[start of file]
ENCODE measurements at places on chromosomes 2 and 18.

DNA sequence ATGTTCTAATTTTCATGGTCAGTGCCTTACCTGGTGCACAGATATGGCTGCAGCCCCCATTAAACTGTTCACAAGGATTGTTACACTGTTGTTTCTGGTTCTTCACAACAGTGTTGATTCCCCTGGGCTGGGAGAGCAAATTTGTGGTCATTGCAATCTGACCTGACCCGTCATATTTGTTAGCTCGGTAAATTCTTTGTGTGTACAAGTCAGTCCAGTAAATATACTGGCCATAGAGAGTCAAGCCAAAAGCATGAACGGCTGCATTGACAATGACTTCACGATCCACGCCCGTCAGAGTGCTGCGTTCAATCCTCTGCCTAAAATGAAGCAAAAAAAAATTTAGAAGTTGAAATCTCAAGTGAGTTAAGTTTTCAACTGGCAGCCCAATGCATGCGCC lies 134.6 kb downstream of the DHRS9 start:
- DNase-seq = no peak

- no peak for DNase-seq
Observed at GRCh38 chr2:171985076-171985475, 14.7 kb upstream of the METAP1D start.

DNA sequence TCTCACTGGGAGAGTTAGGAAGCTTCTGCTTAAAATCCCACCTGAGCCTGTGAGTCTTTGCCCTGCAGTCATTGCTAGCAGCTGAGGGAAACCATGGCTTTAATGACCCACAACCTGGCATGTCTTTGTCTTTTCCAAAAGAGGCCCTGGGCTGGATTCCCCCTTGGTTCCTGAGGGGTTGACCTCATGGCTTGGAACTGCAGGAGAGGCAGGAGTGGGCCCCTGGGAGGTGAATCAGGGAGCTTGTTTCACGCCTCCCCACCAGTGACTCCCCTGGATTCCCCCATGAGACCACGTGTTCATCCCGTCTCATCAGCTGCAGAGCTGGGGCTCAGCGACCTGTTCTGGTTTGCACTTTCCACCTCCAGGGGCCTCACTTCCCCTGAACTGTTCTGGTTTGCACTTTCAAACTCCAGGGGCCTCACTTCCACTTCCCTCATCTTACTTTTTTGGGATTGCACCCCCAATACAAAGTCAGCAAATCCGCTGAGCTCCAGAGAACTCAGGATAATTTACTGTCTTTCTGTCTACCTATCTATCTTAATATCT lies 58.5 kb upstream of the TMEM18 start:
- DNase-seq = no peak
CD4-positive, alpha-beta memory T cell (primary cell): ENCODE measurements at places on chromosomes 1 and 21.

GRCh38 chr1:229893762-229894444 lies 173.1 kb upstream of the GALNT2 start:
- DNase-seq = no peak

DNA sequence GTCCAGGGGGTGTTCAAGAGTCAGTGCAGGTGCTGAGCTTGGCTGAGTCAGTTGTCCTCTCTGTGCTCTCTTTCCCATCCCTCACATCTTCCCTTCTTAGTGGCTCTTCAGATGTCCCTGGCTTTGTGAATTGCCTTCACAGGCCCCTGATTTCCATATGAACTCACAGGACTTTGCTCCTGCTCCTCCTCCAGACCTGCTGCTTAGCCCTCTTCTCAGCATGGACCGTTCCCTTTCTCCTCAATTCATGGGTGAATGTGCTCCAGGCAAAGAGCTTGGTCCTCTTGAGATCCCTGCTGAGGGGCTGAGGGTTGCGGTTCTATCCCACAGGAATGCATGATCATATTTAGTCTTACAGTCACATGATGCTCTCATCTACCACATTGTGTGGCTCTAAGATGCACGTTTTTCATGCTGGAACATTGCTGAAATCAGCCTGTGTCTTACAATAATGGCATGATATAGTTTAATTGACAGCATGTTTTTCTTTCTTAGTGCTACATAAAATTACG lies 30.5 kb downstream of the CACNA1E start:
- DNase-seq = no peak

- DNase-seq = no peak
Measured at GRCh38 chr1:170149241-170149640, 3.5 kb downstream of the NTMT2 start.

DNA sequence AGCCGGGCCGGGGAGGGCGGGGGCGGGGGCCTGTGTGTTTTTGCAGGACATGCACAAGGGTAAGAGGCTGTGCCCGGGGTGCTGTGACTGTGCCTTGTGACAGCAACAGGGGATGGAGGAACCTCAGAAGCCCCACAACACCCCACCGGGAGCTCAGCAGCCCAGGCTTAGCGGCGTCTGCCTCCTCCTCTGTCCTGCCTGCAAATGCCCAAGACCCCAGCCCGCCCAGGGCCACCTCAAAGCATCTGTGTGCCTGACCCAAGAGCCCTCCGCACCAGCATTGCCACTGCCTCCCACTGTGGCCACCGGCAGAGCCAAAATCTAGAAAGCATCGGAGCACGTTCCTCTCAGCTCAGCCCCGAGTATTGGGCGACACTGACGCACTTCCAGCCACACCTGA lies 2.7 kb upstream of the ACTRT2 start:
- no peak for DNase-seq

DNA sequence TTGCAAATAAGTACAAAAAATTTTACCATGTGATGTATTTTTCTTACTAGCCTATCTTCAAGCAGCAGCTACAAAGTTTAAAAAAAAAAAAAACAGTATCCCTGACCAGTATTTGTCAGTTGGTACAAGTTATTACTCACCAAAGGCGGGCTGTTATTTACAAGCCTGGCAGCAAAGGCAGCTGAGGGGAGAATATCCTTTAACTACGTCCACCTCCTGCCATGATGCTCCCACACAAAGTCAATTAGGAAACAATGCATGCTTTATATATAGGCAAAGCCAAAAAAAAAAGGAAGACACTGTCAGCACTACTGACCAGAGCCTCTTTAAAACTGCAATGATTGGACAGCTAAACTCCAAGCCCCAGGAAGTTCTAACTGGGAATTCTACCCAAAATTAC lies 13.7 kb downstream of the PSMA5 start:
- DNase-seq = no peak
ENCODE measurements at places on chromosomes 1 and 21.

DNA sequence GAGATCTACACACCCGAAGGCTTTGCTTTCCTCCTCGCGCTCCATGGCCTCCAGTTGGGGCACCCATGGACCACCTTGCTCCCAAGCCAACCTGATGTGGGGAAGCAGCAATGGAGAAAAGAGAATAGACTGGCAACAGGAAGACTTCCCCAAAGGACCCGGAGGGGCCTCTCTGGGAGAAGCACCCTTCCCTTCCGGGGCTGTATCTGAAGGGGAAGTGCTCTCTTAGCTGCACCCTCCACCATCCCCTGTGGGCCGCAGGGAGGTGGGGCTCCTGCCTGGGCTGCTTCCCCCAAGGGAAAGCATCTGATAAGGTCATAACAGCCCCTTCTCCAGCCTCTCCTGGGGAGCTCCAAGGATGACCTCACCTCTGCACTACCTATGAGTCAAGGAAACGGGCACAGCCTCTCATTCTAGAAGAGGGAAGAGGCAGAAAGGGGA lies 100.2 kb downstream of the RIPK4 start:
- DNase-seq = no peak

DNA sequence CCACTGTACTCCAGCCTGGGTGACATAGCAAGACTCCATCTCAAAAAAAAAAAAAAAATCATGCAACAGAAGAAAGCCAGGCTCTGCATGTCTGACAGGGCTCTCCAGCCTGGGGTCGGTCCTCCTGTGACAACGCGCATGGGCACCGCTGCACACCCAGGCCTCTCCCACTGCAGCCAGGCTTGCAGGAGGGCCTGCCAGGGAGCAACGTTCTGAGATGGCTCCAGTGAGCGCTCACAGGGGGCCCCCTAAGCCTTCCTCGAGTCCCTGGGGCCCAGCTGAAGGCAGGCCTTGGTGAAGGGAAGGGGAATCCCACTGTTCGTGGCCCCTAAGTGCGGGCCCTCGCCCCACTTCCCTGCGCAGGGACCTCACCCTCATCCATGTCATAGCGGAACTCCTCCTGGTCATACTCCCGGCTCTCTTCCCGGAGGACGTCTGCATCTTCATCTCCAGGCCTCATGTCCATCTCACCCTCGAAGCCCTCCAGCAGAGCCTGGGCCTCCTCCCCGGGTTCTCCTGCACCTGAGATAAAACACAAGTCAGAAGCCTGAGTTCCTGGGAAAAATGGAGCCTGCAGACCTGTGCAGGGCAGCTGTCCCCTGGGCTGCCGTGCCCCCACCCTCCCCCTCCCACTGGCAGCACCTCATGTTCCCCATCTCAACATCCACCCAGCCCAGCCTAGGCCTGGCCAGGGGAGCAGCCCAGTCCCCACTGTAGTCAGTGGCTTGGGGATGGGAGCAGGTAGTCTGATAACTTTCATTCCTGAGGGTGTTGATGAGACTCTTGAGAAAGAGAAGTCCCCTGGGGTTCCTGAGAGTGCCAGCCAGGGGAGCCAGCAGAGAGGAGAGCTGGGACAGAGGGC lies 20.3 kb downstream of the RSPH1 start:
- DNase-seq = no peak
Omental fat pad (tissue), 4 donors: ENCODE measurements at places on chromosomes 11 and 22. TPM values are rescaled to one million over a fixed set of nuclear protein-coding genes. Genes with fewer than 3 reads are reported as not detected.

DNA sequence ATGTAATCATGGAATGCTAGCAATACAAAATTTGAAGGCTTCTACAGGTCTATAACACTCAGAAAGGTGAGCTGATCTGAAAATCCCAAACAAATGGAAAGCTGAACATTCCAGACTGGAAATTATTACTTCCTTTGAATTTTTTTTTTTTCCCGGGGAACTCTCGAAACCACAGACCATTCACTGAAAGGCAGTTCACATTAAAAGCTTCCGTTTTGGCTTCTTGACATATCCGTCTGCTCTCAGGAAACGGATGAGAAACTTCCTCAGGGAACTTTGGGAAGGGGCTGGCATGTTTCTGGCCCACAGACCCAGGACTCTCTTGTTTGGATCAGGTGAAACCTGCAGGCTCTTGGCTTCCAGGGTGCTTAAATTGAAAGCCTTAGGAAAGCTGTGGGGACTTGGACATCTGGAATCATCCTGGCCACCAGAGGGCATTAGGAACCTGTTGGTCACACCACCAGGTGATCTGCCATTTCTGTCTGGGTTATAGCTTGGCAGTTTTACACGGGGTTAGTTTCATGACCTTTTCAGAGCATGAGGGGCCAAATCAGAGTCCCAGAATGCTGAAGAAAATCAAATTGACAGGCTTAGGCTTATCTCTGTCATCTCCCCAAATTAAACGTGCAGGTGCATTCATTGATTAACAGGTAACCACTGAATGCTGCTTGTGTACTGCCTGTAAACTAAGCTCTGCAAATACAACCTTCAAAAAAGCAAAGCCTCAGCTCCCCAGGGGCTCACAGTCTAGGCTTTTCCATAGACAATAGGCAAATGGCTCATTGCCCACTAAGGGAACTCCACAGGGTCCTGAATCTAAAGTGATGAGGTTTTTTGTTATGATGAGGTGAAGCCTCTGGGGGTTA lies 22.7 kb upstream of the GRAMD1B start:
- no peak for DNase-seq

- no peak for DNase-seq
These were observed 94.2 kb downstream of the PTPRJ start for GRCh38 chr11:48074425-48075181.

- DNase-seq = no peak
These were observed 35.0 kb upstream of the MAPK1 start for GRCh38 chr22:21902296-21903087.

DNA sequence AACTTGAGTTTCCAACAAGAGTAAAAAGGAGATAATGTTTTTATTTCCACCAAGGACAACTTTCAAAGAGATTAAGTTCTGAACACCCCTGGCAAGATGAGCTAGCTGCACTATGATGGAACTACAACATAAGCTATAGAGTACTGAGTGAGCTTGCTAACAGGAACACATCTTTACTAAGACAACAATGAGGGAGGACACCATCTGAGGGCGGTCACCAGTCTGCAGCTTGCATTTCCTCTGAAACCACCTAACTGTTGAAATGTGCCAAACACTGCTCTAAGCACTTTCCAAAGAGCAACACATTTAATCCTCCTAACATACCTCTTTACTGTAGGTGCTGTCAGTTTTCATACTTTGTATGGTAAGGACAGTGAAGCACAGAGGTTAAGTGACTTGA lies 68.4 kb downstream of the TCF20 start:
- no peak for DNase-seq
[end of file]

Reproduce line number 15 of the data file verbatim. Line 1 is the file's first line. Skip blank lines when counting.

DNA sequence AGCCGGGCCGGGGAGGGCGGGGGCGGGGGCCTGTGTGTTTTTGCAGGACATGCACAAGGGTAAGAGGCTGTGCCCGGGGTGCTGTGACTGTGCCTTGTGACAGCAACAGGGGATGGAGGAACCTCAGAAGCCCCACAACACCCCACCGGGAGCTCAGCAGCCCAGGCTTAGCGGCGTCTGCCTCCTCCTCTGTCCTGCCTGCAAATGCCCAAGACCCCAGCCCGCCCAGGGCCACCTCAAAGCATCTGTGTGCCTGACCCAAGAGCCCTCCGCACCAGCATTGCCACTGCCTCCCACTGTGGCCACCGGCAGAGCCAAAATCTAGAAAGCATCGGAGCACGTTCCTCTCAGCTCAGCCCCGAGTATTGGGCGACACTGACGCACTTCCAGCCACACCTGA lies 2.7 kb upstream of the ACTRT2 start: